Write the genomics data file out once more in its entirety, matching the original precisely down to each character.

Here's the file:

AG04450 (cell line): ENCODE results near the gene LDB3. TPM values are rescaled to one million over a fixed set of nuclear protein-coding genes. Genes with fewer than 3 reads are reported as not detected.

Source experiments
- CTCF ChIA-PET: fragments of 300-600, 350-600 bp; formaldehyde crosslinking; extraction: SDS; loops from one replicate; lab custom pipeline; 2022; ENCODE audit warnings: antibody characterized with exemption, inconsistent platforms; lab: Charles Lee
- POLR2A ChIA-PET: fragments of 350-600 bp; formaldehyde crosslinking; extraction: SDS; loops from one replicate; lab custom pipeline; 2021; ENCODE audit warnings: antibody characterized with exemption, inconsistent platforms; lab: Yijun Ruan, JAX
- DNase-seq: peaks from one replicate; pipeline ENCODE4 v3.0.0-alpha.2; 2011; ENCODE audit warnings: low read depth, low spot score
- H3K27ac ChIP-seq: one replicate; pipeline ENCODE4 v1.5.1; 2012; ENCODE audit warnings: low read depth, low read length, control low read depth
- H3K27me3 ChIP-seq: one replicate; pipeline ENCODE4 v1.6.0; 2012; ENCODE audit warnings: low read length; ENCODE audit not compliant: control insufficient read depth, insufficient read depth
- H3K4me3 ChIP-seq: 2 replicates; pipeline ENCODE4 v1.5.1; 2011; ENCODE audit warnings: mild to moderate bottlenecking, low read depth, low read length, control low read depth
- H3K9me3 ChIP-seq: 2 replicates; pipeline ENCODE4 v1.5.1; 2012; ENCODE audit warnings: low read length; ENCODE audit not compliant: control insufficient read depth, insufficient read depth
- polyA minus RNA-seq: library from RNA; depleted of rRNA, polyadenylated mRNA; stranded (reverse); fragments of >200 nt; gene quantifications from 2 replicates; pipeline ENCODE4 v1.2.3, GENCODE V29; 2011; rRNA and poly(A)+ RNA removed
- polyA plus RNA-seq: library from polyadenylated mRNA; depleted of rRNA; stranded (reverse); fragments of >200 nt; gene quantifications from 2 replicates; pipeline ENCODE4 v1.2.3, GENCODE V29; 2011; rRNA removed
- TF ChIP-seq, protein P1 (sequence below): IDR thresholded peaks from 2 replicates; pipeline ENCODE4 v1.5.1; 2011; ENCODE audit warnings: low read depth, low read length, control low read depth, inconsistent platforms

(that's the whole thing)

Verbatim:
AG04450 (cell line): ENCODE results near the gene LDB3. TPM values are rescaled to one million over a fixed set of nuclear protein-coding genes. Genes with fewer than 3 reads are reported as not detected.

Source experiments
- CTCF ChIA-PET: fragments of 300-600, 350-600 bp; formaldehyde crosslinking; extraction: SDS; loops from one replicate; lab custom pipeline; 2022; ENCODE audit warnings: antibody characterized with exemption, inconsistent platforms; lab: Charles Lee
- POLR2A ChIA-PET: fragments of 350-600 bp; formaldehyde crosslinking; extraction: SDS; loops from one replicate; lab custom pipeline; 2021; ENCODE audit warnings: antibody characterized with exemption, inconsistent platforms; lab: Yijun Ruan, JAX
- DNase-seq: peaks from one replicate; pipeline ENCODE4 v3.0.0-alpha.2; 2011; ENCODE audit warnings: low read depth, low spot score
- H3K27ac ChIP-seq: one replicate; pipeline ENCODE4 v1.5.1; 2012; ENCODE audit warnings: low read depth, low read length, control low read depth
- H3K27me3 ChIP-seq: one replicate; pipeline ENCODE4 v1.6.0; 2012; ENCODE audit warnings: low read length; ENCODE audit not compliant: control insufficient read depth, insufficient read depth
- H3K4me3 ChIP-seq: 2 replicates; pipeline ENCODE4 v1.5.1; 2011; ENCODE audit warnings: mild to moderate bottlenecking, low read depth, low read length, control low read depth
- H3K9me3 ChIP-seq: 2 replicates; pipeline ENCODE4 v1.5.1; 2012; ENCODE audit warnings: low read length; ENCODE audit not compliant: control insufficient read depth, insufficient read depth
- polyA minus RNA-seq: library from RNA; depleted of rRNA, polyadenylated mRNA; stranded (reverse); fragments of >200 nt; gene quantifications from 2 replicates; pipeline ENCODE4 v1.2.3, GENCODE V29; 2011; rRNA and poly(A)+ RNA removed
- polyA plus RNA-seq: library from polyadenylated mRNA; depleted of rRNA; stranded (reverse); fragments of >200 nt; gene quantifications from 2 replicates; pipeline ENCODE4 v1.2.3, GENCODE V29; 2011; rRNA removed
- TF ChIP-seq, protein P1 (sequence below): IDR thresholded peaks from 2 replicates; pipeline ENCODE4 v1.5.1; 2011; ENCODE audit warnings: low read depth, low read length, control low read depth, inconsistent platforms